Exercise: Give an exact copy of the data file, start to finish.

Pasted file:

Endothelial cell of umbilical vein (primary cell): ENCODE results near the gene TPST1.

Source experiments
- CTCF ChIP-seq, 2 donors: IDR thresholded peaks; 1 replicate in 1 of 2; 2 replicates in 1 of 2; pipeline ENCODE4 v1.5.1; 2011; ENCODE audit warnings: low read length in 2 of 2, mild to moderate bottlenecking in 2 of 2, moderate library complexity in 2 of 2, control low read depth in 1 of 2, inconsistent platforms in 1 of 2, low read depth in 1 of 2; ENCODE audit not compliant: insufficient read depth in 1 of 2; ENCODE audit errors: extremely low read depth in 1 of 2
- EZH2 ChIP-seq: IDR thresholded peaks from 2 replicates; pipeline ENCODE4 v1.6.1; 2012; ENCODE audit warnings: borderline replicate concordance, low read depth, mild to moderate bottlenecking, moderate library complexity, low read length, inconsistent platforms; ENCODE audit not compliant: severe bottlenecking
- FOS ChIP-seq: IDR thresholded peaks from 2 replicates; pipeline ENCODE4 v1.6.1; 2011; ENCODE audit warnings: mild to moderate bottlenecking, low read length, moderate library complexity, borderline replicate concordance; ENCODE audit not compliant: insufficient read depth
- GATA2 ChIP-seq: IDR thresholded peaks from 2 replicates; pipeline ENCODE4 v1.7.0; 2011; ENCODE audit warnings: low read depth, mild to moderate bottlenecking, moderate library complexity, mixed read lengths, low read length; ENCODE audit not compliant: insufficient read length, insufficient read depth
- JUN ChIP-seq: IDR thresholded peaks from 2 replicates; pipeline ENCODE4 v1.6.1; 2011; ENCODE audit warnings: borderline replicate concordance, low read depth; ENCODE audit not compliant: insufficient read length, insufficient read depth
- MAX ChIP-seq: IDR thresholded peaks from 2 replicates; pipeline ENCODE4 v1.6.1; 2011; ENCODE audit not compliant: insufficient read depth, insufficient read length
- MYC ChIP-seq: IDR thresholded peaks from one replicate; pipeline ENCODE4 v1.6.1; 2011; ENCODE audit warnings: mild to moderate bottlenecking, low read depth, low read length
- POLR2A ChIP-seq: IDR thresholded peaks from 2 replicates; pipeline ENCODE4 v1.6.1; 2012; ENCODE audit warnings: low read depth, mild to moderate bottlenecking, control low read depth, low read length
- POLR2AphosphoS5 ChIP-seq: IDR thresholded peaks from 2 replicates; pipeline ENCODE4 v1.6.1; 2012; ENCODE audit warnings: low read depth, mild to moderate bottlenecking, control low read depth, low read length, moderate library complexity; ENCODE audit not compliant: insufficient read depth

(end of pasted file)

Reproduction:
Endothelial cell of umbilical vein (primary cell): ENCODE results near the gene TPST1.

Source experiments
- CTCF ChIP-seq, 2 donors: IDR thresholded peaks; 1 replicate in 1 of 2; 2 replicates in 1 of 2; pipeline ENCODE4 v1.5.1; 2011; ENCODE audit warnings: low read length in 2 of 2, mild to moderate bottlenecking in 2 of 2, moderate library complexity in 2 of 2, control low read depth in 1 of 2, inconsistent platforms in 1 of 2, low read depth in 1 of 2; ENCODE audit not compliant: insufficient read depth in 1 of 2; ENCODE audit errors: extremely low read depth in 1 of 2
- EZH2 ChIP-seq: IDR thresholded peaks from 2 replicates; pipeline ENCODE4 v1.6.1; 2012; ENCODE audit warnings: borderline replicate concordance, low read depth, mild to moderate bottlenecking, moderate library complexity, low read length, inconsistent platforms; ENCODE audit not compliant: severe bottlenecking
- FOS ChIP-seq: IDR thresholded peaks from 2 replicates; pipeline ENCODE4 v1.6.1; 2011; ENCODE audit warnings: mild to moderate bottlenecking, low read length, moderate library complexity, borderline replicate concordance; ENCODE audit not compliant: insufficient read depth
- GATA2 ChIP-seq: IDR thresholded peaks from 2 replicates; pipeline ENCODE4 v1.7.0; 2011; ENCODE audit warnings: low read depth, mild to moderate bottlenecking, moderate library complexity, mixed read lengths, low read length; ENCODE audit not compliant: insufficient read length, insufficient read depth
- JUN ChIP-seq: IDR thresholded peaks from 2 replicates; pipeline ENCODE4 v1.6.1; 2011; ENCODE audit warnings: borderline replicate concordance, low read depth; ENCODE audit not compliant: insufficient read length, insufficient read depth
- MAX ChIP-seq: IDR thresholded peaks from 2 replicates; pipeline ENCODE4 v1.6.1; 2011; ENCODE audit not compliant: insufficient read depth, insufficient read length
- MYC ChIP-seq: IDR thresholded peaks from one replicate; pipeline ENCODE4 v1.6.1; 2011; ENCODE audit warnings: mild to moderate bottlenecking, low read depth, low read length
- POLR2A ChIP-seq: IDR thresholded peaks from 2 replicates; pipeline ENCODE4 v1.6.1; 2012; ENCODE audit warnings: low read depth, mild to moderate bottlenecking, control low read depth, low read length
- POLR2AphosphoS5 ChIP-seq: IDR thresholded peaks from 2 replicates; pipeline ENCODE4 v1.6.1; 2012; ENCODE audit warnings: low read depth, mild to moderate bottlenecking, control low read depth, low read length, moderate library complexity; ENCODE audit not compliant: insufficient read depth